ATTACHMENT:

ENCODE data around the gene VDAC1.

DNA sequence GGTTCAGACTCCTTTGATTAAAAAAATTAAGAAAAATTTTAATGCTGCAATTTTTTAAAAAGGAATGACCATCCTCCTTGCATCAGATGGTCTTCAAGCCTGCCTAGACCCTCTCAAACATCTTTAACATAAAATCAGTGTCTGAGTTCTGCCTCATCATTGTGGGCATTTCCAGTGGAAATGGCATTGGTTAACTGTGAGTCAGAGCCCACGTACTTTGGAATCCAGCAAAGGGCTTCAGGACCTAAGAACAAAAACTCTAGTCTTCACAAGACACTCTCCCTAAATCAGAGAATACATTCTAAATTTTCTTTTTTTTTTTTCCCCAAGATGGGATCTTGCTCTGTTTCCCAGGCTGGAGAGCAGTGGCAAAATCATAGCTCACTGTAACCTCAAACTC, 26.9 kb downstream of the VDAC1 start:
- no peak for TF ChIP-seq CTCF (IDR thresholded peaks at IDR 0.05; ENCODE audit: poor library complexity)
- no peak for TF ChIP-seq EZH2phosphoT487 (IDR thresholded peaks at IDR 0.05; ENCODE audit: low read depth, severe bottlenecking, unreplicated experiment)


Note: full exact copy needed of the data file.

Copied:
ENCODE data around the gene VDAC1.

DNA sequence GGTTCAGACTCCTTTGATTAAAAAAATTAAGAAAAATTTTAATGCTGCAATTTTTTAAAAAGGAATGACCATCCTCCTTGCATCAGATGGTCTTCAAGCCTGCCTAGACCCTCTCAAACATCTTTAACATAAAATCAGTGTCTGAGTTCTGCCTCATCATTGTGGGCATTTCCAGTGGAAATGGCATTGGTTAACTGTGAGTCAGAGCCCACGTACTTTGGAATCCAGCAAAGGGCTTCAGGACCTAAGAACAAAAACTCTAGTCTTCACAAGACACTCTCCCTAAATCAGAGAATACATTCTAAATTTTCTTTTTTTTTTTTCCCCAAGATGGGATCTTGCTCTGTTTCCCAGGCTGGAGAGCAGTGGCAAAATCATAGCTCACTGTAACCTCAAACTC, 26.9 kb downstream of the VDAC1 start:
- no peak for TF ChIP-seq CTCF (IDR thresholded peaks at IDR 0.05; ENCODE audit: poor library complexity)
- no peak for TF ChIP-seq EZH2phosphoT487 (IDR thresholded peaks at IDR 0.05; ENCODE audit: low read depth, severe bottlenecking, unreplicated experiment)